These five male Mitchell Tech grads buck trend in female-dominated medical lab technician program

Five men graduating from program this Friday at the Corn Palace

Students in the medical lab technician program study in a lab environment at Mitchell Technical College. Five men are expected to graduate Friday from the medical lab technician program. It's the largest group of males graduating from the program in at least 21 years, according to the program director.
Submitted Photo

MITCHELL — Lynne Smith has never had a medical lab technician graduating class that looks quite like this one.

“This is my 21st year at Mitchell Technical College, and this is the very first time I’ve ever had more than two guys graduate from the program,” said Smith, who serves as the director for the medical lab technical program at the two-year college.

This year the number of male graduates in the program outnumber the female graduates five to three. And come Friday, Brayden Carda, Jevon Freidel, Josh Cimpl, Joey Schumacher and Jake Schumacher will cross the stage at the Corn Palace to complete their coursework and head out into the world of health care as newly-crowned professionals.

Medical lab technicians are crucial to treating and tending to patients in a hospital-type setting. They are often the ones tasked with testing body fluids in order to give doctors results that can help diagnose a patient. Smith said lab technicians provide 70% of the up-front information that doctors use to treat patients.

“And most people don’t know who we are,” Smith said.


It’s been a busy road filled with classes and study, but it’s time to move on to the next phase of life, said Cimpl, a native of Wagner.

“I’m excited to finally be done with school for a little while and start working,” Cimpl told the Mitchell Republic in an interview.

The medical lab technician program has been a staple of the Mitchell Technical College curriculum since 1969, having been one of the original programs established by the school. For much of that time, women in the program have traditionally outnumbered the men.

Josh Cimpl

While the split between men and women in the profession is closer to 50-50 nationwide, the Mitchell Tech program has seen fewer men involved, Smith said. That imbalance is reflective primarily of the demographics of South Dakota.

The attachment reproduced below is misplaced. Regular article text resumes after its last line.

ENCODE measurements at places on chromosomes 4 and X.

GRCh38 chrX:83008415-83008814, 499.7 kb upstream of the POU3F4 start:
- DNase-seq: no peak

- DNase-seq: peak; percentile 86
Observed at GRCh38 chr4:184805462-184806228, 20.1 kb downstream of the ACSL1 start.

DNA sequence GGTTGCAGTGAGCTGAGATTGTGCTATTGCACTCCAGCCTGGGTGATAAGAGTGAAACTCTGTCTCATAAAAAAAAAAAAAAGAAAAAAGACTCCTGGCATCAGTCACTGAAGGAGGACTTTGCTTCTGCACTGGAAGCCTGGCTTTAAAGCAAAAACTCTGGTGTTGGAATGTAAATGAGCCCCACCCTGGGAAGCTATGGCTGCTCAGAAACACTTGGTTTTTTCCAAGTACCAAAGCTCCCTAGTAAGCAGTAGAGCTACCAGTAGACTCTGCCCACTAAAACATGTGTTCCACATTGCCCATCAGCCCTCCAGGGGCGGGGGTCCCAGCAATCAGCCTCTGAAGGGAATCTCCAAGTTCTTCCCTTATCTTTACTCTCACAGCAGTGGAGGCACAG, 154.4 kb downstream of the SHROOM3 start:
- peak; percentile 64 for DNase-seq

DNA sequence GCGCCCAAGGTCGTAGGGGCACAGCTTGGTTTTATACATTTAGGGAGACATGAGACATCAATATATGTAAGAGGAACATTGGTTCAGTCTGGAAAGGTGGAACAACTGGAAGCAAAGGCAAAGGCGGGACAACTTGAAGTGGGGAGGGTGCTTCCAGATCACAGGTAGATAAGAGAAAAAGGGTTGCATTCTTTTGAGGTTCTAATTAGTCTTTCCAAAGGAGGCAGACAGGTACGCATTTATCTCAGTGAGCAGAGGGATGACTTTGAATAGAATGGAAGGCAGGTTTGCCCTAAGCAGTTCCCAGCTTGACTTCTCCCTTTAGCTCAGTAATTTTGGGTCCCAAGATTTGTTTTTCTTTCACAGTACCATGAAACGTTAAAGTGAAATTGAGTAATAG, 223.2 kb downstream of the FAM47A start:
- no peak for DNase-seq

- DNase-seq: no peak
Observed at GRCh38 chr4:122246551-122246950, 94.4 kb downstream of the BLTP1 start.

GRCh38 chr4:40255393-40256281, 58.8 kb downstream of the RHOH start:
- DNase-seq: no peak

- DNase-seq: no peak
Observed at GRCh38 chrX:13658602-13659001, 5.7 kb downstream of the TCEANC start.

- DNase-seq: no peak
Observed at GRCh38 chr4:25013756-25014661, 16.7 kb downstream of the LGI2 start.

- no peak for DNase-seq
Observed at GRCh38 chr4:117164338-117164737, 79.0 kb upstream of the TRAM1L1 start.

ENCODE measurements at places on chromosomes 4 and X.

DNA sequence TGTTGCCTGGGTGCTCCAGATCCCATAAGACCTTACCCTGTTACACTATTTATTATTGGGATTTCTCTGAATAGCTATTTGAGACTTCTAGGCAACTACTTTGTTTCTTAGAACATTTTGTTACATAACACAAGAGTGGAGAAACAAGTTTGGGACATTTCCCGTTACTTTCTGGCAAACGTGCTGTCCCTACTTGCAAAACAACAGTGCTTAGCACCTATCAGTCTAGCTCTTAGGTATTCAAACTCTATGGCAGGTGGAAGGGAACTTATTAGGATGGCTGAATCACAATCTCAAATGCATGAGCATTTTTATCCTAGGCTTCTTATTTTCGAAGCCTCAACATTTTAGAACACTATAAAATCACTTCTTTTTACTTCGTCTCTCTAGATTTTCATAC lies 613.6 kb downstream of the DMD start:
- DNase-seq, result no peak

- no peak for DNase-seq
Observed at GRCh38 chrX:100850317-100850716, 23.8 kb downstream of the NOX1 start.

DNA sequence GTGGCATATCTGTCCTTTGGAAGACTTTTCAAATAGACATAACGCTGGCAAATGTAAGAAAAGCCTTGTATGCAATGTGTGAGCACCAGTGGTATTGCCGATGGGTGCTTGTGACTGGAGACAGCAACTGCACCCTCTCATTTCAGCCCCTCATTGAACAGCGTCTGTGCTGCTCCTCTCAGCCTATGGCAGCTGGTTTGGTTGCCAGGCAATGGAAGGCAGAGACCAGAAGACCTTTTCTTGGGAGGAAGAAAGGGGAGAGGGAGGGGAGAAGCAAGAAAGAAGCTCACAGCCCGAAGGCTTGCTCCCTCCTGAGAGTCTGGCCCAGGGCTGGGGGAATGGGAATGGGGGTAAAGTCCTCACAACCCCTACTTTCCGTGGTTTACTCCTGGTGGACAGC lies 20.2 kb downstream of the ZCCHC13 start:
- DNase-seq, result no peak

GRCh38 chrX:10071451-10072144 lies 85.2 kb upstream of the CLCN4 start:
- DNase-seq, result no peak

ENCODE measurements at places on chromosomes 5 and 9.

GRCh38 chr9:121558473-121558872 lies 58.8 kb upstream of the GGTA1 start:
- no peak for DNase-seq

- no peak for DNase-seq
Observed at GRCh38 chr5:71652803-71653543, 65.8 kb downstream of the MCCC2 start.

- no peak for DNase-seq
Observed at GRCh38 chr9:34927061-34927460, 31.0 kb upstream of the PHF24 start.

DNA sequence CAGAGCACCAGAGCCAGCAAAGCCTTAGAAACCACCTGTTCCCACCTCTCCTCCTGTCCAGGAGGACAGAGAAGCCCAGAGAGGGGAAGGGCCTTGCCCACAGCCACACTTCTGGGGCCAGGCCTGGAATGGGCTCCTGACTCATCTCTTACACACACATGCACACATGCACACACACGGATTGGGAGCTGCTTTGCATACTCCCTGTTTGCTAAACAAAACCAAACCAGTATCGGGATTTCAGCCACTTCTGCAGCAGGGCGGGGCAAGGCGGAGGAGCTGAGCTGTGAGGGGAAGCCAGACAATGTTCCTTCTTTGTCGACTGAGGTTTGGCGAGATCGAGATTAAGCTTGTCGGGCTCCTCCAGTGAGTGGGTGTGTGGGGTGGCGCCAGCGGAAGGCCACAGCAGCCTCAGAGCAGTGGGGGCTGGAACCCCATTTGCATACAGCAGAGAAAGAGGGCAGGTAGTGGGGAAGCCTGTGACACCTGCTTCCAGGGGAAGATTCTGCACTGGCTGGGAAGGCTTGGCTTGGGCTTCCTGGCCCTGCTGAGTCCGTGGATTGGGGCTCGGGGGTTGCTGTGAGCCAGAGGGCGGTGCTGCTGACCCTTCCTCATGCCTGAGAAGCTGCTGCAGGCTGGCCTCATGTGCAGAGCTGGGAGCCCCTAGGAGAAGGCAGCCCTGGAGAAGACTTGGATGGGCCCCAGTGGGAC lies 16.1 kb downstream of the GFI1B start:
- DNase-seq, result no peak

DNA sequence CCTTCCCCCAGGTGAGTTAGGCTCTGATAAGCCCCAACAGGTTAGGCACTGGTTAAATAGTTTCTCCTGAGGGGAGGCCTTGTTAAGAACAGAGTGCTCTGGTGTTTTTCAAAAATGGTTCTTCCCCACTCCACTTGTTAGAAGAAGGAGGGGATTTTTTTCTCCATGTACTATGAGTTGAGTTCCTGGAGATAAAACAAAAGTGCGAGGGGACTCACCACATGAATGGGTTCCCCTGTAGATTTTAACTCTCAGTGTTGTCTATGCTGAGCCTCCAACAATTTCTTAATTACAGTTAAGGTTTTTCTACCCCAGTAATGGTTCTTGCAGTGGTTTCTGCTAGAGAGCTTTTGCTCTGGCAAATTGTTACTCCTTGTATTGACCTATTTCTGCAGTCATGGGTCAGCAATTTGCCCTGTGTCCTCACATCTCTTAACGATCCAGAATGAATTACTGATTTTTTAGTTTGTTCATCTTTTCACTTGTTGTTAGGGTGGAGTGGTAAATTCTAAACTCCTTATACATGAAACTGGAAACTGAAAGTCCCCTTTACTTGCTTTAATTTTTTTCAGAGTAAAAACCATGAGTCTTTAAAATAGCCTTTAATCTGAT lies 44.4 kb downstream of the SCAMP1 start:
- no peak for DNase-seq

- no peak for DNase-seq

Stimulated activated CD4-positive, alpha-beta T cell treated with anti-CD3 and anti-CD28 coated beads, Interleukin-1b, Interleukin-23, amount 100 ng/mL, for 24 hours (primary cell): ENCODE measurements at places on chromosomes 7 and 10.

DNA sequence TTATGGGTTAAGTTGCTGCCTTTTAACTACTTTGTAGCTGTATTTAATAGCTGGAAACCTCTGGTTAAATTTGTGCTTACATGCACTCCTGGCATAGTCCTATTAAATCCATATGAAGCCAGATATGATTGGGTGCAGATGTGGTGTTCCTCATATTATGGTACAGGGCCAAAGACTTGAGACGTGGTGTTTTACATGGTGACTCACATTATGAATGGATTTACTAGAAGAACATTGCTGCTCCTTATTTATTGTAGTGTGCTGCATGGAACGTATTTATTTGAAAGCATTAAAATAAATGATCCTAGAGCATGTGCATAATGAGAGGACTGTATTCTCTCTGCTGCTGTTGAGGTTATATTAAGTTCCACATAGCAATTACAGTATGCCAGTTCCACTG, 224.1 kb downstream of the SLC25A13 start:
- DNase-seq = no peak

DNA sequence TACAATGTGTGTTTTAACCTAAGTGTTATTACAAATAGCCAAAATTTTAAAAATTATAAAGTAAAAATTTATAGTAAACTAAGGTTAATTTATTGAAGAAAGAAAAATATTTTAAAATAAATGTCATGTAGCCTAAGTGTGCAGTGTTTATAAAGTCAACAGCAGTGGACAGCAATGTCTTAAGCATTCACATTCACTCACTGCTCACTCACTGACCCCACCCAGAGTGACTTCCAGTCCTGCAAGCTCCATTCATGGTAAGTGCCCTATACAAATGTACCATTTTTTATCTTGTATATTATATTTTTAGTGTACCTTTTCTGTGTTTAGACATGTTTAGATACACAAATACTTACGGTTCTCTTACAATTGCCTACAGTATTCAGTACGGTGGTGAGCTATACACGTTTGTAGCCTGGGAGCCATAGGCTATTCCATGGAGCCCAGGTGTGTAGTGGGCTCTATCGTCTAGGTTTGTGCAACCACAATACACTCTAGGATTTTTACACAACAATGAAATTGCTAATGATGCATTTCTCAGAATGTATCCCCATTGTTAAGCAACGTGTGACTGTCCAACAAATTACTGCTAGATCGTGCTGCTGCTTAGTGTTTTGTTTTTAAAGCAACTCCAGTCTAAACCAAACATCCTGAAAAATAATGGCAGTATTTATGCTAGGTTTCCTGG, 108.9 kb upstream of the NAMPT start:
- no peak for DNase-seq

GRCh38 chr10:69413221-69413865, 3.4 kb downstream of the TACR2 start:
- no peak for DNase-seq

“In the profession, it tends to be probably half and half. But because South Dakota is more rural, we don’t always have the number of guys in the program as we do girls,” Smith said.

The men graduating this year are an exception to the rule, and all five are serving on externships at medical centers around South Dakota as they get ready for graduation. From there, some will start in new positions, while others will test the waters as they seek employment in the working world.

Cimpl, 24, is the oldest of the bunch and had tried his hand at a few different programs at Mitchell Tech. He has worked for some time at an emergency medical technician and became interested in the medical lab technician program when he wanted to see what the world of medicine looked like behind the scenes.

After that, Mitchell Tech seemed like a good choice.


“It was pretty much a no-brainer. I knew the faculty from the previous programs, and I didn’t even really consider anywhere else to go for medical lab technician,” Cimpl said.

Cimpl is attending Mitchell Tech on a Build Dakota Scholarship and externing at the Avera Wagner Community Memorial Hospital. As part of the scholarship, he will have a position waiting for him there upon graduation.

Like his fellow graduates, the fact that the program has traditionally been dominated by females wasn’t really apparent in his classwork since he saw mostly fellow men during much of his time at Mitchell Tech. But after working at the hospital in Wagner for a time, he has gotten to know a world with more women co-workers.

Brayden Carda

Carda found his way to the Mitchell Tech program by following advice from a trusted source: his mother. He didn’t have a clear picture of what he wanted to study, so his mother pointed in a direction.

It may not be the most traditional way to pick an area of study, but for Carda it worked. As someone who knew he didn’t want to attend a four-year school, Mitchell Tech fit the bill for him.

“I didn’t know what I wanted to do. I didn’t even know what it was, but I ended up liking it a lot,” Carda said. “I knew I didn’t want to go to school for four years.”

Carda, originally from Lake Andes, is externing at Avera St. Benedict in Parkston, and he has a job lined up after graduation.